The way to address the guitar with the fingertips of both hands can be boiled down to this: tappity tap and pingity ping. What I mean by this is that you should tap your fingers down on your left hand to fret the notes and strike with the fingers of your right hand for a definite ping. Mandolinists and people who play guitar with a pick also can benefit from this advice. The tip of the pick is just like the tip of the finger on the right hand; it’s the same principle.

Many people tend to carefully place their fingers on the fretboard of the guitar and the mandolin. This may be a good way to assure accuracy when you’re first starting out, but it’s slow and actually requires more strength than you need to use. It is better to tap your fingertips straight down behind the fret in a very precise way. You don’t have to press as hard and you tend to get a clearer tone. A good way to exercise this technique is by doing slur studies, as in hammer ons and pull offs. If you play smart, you don’t have to play as hard. Of course timing is important. And your left and right hands have to be in sync.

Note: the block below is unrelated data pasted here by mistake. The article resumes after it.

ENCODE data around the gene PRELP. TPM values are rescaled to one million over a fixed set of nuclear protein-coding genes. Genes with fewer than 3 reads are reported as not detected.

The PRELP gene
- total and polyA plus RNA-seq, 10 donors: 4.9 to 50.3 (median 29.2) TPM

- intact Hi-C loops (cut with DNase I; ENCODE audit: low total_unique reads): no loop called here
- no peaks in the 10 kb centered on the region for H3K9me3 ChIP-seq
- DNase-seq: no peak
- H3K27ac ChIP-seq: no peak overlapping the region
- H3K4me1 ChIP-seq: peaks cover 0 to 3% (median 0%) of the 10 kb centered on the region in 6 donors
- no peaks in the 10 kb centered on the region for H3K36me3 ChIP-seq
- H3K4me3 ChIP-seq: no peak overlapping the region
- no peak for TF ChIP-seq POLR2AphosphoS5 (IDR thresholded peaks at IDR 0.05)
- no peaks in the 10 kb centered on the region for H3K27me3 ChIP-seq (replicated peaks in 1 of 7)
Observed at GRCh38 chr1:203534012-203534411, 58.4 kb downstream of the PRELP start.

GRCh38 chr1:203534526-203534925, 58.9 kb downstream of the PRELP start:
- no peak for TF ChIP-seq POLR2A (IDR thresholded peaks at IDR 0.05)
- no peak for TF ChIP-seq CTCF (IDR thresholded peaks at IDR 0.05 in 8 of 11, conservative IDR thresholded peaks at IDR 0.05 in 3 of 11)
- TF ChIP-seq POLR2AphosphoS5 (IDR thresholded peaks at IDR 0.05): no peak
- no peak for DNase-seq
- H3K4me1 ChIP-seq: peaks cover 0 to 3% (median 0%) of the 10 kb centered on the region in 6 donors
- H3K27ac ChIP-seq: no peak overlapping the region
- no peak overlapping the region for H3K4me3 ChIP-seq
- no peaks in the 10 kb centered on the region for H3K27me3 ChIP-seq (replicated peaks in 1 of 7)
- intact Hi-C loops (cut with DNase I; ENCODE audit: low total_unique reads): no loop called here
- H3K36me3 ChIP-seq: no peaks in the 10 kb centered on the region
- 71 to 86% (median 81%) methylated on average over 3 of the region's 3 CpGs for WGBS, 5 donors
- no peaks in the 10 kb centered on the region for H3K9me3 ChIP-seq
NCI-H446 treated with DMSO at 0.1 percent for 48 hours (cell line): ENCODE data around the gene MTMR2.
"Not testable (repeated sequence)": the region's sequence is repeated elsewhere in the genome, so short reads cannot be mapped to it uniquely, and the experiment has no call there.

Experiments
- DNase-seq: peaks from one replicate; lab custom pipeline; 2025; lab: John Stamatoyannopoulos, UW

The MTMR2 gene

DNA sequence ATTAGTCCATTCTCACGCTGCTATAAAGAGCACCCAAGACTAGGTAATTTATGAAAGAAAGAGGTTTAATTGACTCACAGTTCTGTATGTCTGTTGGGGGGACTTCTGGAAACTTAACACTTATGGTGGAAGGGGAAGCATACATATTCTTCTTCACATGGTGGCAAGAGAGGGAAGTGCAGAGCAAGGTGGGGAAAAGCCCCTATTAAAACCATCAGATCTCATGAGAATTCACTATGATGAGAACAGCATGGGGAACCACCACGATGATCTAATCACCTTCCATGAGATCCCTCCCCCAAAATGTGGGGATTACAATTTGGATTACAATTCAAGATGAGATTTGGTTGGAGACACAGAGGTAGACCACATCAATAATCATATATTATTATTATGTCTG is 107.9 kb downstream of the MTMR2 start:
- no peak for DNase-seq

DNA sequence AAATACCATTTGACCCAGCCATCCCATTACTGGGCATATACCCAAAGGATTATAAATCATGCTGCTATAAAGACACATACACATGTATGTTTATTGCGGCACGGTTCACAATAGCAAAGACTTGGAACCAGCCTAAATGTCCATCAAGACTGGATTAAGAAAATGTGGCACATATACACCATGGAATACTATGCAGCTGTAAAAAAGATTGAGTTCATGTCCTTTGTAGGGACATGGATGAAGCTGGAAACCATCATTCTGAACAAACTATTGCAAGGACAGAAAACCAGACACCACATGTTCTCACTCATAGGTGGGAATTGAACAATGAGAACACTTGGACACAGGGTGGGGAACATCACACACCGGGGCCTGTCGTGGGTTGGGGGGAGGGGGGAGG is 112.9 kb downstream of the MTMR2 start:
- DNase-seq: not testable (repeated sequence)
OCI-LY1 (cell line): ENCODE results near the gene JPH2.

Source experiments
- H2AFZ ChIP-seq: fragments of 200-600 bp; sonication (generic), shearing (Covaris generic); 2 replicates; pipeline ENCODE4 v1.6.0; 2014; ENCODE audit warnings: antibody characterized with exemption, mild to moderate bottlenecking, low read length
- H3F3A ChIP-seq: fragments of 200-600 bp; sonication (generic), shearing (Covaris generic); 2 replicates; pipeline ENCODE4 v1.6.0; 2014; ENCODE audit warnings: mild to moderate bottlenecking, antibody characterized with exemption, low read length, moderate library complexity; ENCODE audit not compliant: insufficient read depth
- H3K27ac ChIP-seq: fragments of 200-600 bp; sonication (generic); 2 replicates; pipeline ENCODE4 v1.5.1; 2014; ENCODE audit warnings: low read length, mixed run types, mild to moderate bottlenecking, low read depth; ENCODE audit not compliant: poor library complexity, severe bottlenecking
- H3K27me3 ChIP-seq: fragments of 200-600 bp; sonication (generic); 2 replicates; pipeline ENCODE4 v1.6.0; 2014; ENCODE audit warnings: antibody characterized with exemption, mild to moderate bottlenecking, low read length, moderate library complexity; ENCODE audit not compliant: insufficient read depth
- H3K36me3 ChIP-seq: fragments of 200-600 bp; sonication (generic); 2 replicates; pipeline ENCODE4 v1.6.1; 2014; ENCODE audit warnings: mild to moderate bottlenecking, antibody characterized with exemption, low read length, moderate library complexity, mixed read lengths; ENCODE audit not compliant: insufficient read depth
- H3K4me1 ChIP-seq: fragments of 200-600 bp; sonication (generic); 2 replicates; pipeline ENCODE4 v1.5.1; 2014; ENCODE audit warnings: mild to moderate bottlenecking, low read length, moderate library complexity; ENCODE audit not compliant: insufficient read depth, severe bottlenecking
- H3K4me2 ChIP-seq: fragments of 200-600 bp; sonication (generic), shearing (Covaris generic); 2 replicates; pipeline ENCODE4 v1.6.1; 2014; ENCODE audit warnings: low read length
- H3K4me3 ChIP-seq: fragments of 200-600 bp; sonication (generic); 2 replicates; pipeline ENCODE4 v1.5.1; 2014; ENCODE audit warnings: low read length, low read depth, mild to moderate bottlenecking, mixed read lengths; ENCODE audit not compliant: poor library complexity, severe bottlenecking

This leads us to right hand technique… What I mean by pingity ping is that it is better to strike a string than to pluck it. To me, plucking implies pulling a string and releasing it as harpists do. Instead I recommend that you strike the string into motion. Be it with your fingernail or with a flat pick, the motion should begin away from the string. You hit the string and then you follow through. This is all one very quick motion. You don’t want to spend any time on the string, but your aim is to hit it so fast that you don’t hear a buzzing sound in your attack.

To coordinate both hands takes some practice. Your tappity tap and pingity ping have to happen simultaneously. For guitarists, an exercise book I recommend is Aaron Shearer’s Supplement I: Slur, Ornament and Reach-Development Exercises (the blue book). It’s good to spend a lot of time on exercise ten with a metronome. For mandolin players, I recommend Giuseppe Branzoli from 1892 [download]. Another option is Mel Bay’s Complete Mandolin Method. There aren’t a lot of slur exercises in it, but there are some pretty good speed drills.

Just remember tappity tap and pingity ping will help you play louder and cleaner with less effort.

This animation link was shared by a friend of the studio. It beautifully illustrates what I call tappity tap and pingity ping for the visual learners among you.